EDITORIAL: As long as women are mistreated, there will always be a need for SlutWalk


Farmington Hills senior Saceila Gonzalez and Grand Rapids junior Autumn Pinkley march during the Organization of Women Leaders' Slutwalk 2018 on CMU's campus on April 22.

On April 22, nearly 200 people took to the streets to march in the annual SlutWalk.

The event is not unique to Central Michigan University. SlutWalk is a transnational movement that protests rape culture, street harassment and victim blaming. The marches are meant to highlight the culture that surrounds sexual assault and rape — namely, the culture of explaining away the event, or framing the traumatic incident solely as the fault of the victim.

When we initially reported that our SlutWalk was postponed due to weather, there were some people questioning the need for this event.

SlutWalk is more important now than it ever has been before.

In an era of movements like #MeToo and #TimesUp (and, while not a movement, a hard emphasis on the Larry Nassar case), America is in the throes of a revolution. We are calling out the harassers and sexual assaulters of the world. A spotlight has been aimed on rape culture, showing everyone that this will no longer be tolerated or kept quiet.

At CMU, our SlutWalk hits a little closer to home.

Our students, faculty and staff are marching not just for those who have come forward about being raped or sexually assaulted at CMU, but for those we don't even know about.

As we've hammered home the last couple of weeks, we don't even know how many people that encompasses. CMU will not even release the numbers of the amount of people who have filed sexual harassment or assault complaints. 

We know because we've tried. 

We know because the CMU chapter of the Society of Professional Journalists have been told the information is none of our business due to it containing "embarrassing" material. If you haven't been reading our coverage, CMU was the only school in the Mid-American Conference to outright deny a request for sexual assault and harassment complaints filed for via a Freedom of Information Act request.

At CMU, our SlutWalk takes on a whole new meaning.

Our SlutWalk, while still largely being put on to raise awareness about rape culture and harassment, is also for a university that refuses to bring attention to a very real problem of college sexual assault. Our SlutWalk is to call attention to the fact that instead of being transparent about this issue, CMU would rather sweep it under the rug and pretend like it has the best interests of students at heart.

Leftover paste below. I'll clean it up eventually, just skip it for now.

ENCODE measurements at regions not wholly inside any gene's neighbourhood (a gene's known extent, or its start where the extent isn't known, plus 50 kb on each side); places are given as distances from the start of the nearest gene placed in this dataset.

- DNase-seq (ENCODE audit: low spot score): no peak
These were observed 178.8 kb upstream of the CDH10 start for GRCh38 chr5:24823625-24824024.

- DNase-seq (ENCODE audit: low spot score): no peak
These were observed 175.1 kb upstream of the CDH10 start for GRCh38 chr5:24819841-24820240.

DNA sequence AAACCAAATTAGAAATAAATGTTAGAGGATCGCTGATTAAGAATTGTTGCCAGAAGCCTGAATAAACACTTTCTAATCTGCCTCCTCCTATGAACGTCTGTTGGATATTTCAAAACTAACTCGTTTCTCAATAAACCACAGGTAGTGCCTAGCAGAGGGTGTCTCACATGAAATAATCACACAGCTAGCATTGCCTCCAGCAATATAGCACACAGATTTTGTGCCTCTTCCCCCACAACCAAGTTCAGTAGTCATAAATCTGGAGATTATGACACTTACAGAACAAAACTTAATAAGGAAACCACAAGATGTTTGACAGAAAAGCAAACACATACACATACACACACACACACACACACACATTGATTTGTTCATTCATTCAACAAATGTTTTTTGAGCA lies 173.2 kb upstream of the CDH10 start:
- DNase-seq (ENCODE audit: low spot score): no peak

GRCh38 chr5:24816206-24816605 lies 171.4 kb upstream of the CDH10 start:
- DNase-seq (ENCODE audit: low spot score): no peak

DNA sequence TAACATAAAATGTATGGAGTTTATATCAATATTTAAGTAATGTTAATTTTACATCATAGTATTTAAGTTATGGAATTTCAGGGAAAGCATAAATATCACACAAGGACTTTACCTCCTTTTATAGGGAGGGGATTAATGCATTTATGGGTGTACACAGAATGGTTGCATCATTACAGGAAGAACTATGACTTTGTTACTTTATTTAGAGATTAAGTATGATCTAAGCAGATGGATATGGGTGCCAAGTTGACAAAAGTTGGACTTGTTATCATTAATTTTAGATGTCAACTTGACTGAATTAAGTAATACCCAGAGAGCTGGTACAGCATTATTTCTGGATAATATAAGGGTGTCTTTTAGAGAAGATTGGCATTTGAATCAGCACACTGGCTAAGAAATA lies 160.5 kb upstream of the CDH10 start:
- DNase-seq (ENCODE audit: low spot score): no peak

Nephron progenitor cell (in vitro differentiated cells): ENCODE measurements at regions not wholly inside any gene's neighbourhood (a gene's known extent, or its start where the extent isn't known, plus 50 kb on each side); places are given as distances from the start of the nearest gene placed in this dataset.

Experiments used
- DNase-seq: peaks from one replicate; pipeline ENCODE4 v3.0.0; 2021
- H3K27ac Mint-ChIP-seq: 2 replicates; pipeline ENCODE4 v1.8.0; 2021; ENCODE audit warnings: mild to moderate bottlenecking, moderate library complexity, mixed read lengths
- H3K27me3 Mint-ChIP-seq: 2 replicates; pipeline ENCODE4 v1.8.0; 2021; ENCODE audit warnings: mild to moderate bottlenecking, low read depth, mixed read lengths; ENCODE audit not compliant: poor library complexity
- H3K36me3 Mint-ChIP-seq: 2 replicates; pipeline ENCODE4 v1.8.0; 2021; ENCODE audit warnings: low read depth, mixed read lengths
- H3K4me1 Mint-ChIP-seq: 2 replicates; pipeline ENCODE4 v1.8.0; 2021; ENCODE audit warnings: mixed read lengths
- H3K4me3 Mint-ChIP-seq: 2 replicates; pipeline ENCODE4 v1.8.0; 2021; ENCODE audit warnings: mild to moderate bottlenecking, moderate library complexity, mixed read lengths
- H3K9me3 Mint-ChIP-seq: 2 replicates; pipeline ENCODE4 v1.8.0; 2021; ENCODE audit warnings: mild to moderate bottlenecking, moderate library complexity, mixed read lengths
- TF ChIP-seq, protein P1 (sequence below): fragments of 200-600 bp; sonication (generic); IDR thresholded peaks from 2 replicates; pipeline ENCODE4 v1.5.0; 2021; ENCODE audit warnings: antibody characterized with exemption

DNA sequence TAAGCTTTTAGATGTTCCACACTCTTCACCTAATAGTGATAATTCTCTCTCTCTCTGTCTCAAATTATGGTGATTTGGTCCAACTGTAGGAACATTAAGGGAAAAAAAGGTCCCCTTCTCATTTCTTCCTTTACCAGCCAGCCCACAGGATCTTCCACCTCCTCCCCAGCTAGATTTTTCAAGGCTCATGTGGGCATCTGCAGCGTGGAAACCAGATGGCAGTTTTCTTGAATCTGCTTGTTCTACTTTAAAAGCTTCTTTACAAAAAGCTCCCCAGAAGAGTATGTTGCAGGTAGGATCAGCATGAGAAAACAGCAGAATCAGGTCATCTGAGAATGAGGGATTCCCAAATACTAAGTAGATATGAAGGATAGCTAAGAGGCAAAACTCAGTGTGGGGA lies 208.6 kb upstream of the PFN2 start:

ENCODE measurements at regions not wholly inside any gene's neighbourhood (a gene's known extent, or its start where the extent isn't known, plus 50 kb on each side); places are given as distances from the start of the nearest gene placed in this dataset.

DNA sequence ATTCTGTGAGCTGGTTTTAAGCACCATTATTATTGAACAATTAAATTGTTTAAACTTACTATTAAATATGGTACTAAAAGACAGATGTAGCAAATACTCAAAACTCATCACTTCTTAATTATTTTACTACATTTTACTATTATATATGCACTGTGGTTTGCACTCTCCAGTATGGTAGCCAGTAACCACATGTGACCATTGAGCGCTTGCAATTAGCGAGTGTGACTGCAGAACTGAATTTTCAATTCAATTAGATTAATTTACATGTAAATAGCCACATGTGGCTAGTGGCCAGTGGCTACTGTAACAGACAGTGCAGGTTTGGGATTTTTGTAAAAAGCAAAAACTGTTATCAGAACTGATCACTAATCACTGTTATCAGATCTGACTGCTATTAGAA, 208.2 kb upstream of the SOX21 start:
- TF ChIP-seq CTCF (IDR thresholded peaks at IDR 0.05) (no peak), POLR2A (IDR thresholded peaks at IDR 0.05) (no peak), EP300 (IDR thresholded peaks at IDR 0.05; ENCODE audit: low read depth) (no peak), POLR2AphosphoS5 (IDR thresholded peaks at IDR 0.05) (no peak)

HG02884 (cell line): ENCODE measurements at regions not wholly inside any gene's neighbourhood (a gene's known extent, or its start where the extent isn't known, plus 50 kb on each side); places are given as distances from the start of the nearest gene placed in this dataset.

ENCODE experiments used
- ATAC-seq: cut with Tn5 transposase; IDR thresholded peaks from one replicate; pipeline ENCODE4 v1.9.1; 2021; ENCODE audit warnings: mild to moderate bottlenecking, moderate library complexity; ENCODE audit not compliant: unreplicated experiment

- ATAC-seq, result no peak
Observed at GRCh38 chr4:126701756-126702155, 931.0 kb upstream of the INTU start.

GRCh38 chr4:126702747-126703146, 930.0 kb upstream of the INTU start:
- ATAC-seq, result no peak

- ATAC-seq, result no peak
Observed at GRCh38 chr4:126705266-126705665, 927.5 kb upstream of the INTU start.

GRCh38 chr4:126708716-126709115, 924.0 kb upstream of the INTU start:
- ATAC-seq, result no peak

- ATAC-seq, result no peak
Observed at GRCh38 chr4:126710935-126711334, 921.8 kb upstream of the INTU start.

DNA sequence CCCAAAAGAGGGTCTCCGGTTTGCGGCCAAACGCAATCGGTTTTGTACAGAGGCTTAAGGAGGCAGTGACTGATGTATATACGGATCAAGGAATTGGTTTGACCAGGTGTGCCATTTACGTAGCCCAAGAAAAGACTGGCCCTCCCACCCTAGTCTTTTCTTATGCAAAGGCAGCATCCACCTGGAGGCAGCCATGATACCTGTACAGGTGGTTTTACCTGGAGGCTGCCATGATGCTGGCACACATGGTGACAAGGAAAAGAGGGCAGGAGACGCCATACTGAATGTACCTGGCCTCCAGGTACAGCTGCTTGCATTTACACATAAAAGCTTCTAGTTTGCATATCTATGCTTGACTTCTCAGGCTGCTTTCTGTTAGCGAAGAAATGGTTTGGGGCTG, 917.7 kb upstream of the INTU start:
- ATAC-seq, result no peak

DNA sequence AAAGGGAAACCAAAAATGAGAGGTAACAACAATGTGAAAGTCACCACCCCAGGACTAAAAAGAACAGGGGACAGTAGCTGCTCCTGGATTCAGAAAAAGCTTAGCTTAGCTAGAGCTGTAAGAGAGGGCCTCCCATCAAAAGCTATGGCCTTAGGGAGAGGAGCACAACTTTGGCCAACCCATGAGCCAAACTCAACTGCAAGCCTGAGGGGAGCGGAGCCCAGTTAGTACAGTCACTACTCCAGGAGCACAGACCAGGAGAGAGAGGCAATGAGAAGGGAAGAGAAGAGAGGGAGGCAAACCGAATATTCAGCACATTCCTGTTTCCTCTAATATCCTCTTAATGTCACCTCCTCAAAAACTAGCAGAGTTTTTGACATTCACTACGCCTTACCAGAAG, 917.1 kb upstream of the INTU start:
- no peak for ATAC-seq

If they really did, they would release the number of complaints filed. If they really did care for students, they would be open about the locations of sexual assaults that occur on campus. Because at the end of the day, telling the community about these numbers wouldn't just serve to be in our best interest — it would be in the best interest of CMU as well.

Once it becomes apparent the scope of the problem at CMU, both our Mount Pleasant and university community can work together to address the problem. Whether that's the addition of streetlights in a dimly lit corridor of campus or letting students know at orientation how they can file a complaint within the Title IX office, we can work together — as a community — to help stymie the problem.

This is why we still host SlutWalk: For those who have been sexually harassed, for the people who have been raped and for the students who have been the victims of rape or sexual harassment that the university will not be forthcoming about.

If CMU won't shine a spotlight on it, its students will.

We support them in their efforts, because we know — on a different level — we're fighting that same fight, too.

Thank you to those who marched on Sunday. 

You're fighting the good fight.